I'm writing a science fiction novel where a linear accelerator buried underground has to explode. Above the linear accelerator is an enormous server room which ideally would be heavily damaged. Atop that rests the main scientific compound which ideally should have minimal damage. The protagonists are trying to destroy the accelerator and its data without loss of life.

I've been doing some research and figured intentionally scattering the beam of protons inside the accelerator could strike the superconducting magnets in the accelerator. If enough magnets were hit, it would seem to cause a relatively small explosion. I was thinking of flooding the accelerator chamber with a mixture of hydrogen and oxygen to further increase the explosive output. If this enormous accelerator chamber was flooded with explosive gas, could it in theory destroy the chamber and "Floor" above without doing much more damage than that?

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    $\begingroup$ Have you looked at the damage done by relatively small volumes after a natural gas (methane) leak causes an explosion? We had such an explosion near where I live two nights ago -- completely destroyed a KFC and damaged both businesses on either side (despite significant air spaces). $\endgroup$
    – Zeiss Ikon
    Commented Jul 14, 2019 at 0:44
  • $\begingroup$ Thank you, Zeiss. If a methane leak can do that much damage it seems reasonable to me that a massive underground chamber filled with hydrogen would do a large amount of damage. I found this article seems to suggest that once the fire gets going, hydrogen and methane should be roughly equally powerful. I'll have my main characters flood the chamber with an optimum hydrogen:oxygen ratio. cafr1.com/Hydrogen_vs_Propane.pdf $\endgroup$ Commented Jul 14, 2019 at 1:31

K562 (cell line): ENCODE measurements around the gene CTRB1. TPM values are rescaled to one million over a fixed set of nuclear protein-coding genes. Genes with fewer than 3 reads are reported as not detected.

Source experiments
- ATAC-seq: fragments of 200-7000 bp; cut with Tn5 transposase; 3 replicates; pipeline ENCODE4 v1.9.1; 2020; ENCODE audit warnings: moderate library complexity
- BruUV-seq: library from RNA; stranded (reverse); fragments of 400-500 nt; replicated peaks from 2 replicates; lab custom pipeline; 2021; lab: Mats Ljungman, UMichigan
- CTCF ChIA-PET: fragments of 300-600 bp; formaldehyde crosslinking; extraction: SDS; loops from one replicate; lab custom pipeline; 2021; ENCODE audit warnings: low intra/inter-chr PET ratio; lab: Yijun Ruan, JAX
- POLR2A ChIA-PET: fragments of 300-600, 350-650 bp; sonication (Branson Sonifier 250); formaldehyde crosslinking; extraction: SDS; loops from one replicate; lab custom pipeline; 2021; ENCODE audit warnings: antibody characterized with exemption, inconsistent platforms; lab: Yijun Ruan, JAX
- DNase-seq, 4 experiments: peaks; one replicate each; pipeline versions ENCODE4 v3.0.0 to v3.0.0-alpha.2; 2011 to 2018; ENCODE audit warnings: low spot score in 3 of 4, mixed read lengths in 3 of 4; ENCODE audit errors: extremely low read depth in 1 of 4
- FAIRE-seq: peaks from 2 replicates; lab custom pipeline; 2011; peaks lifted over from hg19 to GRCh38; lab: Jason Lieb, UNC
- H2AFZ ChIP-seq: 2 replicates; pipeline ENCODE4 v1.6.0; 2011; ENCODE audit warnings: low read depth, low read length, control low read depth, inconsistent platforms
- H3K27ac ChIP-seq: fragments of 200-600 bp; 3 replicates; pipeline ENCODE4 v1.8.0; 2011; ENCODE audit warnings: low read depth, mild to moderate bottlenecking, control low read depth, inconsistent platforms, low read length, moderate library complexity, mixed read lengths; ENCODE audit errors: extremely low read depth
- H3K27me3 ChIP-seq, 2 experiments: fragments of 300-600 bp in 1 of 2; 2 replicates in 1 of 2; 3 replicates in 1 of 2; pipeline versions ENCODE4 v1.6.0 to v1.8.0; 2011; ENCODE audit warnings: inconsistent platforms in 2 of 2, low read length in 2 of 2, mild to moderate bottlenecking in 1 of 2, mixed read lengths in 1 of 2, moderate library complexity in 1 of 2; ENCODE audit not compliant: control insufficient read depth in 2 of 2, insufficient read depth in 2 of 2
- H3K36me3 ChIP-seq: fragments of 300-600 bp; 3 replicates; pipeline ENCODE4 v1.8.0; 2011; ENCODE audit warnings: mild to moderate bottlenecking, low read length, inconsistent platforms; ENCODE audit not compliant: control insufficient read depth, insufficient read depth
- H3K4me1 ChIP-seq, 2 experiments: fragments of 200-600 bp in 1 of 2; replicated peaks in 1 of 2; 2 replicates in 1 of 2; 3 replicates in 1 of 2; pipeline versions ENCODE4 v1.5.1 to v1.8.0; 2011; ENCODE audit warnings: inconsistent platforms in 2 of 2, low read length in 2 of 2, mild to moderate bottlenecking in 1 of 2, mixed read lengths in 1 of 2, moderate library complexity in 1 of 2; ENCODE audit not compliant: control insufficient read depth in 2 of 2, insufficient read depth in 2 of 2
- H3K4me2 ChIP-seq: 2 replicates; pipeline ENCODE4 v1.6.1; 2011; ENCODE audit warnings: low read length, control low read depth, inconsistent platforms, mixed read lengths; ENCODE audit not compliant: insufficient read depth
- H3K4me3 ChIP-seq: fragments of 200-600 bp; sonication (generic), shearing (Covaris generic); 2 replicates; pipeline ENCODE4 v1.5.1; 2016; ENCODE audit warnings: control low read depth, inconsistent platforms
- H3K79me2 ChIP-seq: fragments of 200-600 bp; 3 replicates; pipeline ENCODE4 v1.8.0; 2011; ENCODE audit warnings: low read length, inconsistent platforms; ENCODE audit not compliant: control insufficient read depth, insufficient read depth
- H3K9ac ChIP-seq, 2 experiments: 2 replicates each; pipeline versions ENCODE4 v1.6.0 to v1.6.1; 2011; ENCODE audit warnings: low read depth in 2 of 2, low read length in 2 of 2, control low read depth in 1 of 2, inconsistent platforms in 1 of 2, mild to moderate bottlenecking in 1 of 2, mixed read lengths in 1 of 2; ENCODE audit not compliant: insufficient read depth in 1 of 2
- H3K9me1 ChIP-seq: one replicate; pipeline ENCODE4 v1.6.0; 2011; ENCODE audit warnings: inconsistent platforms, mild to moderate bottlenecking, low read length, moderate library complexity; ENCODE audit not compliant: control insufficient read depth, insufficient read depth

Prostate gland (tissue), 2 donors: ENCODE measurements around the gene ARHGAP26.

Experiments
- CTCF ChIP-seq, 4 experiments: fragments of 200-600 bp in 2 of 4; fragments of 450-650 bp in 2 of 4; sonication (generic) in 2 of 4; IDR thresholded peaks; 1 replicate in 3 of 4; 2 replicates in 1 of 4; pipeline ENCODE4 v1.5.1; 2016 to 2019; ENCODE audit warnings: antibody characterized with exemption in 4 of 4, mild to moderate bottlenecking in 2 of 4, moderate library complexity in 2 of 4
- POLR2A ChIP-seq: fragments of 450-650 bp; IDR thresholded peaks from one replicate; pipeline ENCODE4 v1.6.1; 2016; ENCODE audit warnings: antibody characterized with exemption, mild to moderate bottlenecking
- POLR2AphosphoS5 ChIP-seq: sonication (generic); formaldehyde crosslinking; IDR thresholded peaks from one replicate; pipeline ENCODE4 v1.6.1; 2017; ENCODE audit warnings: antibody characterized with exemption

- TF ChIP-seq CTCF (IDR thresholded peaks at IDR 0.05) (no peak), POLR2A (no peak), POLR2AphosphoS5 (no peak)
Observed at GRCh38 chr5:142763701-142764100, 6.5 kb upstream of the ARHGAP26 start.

• $\begingroup$ If I understand Zeiss Ikon right, you may need to have a Kentucky Fried Chicken built into the server room. Or Popeyes would probably be ok. $\endgroup$
    – Willk
    Commented Jul 14, 2019 at 5:27
  • $\begingroup$ "a mixture of hydrogen and oxygen" That would form water explosively on its own, and if there is enough to cause any damage you will probably break the accelerator and server room. $\endgroup$ Commented Jul 14, 2019 at 6:40

1 Answer 1


Frame challenge 1: if you wish to destroy the data with explosions, your setting has to be around 1960's or ealier. Around the 1970's US research facilities started using ARPANET to send data to remote servers. In the 1980's the internet as we know was in use and scientific data was backed up in multiple universities around the US and UK, where it was processed.

Frame challenge 2: particle accelerator beams aren't as destructive as you might be thinking. This guy took a proton beam headshot and survived with considerably minor damage. The LHC strongest beam is ~500x more powerful than the one that hit Anatoli, so it can probably kill with a hit, but still isn't powerful enough to cause the damage you want.

If you wish to destroy the accelerator, you have to cause it to collapse. Any localized damage from an explosion can be fixed by a government with a team of top notch engineers and spare tax money - which are both requirements to build a particle accelerator anyway. And if you want to cause a complex like, say, the LHC (which is large enough to span multiple small countries) to cave in, you are going to need nukes. You won't do it without a lot of casualties.

If you wish to destroy the data, publish some obviously fake results in cringe journals as if coming from the particle accelerator reseaechers; Then get mainstream media to have a day over it! That will discredit the actual data, the scientists and the institution running the accelerator - possibly getting everyone defunded. This almost happened once, when some guys published a paper about having found some neutrinos moving faster than light after analyzing some collisions. Back then there were some accusations of data faking - thankfully nowadays we know that was faulty equipment causing bad measures. People would lose their careers and a lot of science would be lost if someone had indeed faked data for nefarious reasons.


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